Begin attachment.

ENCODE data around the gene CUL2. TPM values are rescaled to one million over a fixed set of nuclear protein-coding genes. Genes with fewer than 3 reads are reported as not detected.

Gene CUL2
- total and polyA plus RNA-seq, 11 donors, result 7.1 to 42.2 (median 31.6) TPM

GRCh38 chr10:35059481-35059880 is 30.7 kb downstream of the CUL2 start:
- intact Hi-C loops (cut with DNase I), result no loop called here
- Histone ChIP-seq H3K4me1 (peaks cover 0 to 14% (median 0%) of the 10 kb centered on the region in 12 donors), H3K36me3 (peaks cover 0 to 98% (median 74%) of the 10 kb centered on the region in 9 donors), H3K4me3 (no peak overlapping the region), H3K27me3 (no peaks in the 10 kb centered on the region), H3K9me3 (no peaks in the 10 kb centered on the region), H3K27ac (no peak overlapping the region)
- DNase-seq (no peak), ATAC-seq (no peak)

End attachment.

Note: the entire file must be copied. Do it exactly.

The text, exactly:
ENCODE data around the gene CUL2. TPM values are rescaled to one million over a fixed set of nuclear protein-coding genes. Genes with fewer than 3 reads are reported as not detected.

Gene CUL2
- total and polyA plus RNA-seq, 11 donors, result 7.1 to 42.2 (median 31.6) TPM

GRCh38 chr10:35059481-35059880 is 30.7 kb downstream of the CUL2 start:
- intact Hi-C loops (cut with DNase I), result no loop called here
- Histone ChIP-seq H3K4me1 (peaks cover 0 to 14% (median 0%) of the 10 kb centered on the region in 12 donors), H3K36me3 (peaks cover 0 to 98% (median 74%) of the 10 kb centered on the region in 9 donors), H3K4me3 (no peak overlapping the region), H3K27me3 (no peaks in the 10 kb centered on the region), H3K9me3 (no peaks in the 10 kb centered on the region), H3K27ac (no peak overlapping the region)
- DNase-seq (no peak), ATAC-seq (no peak)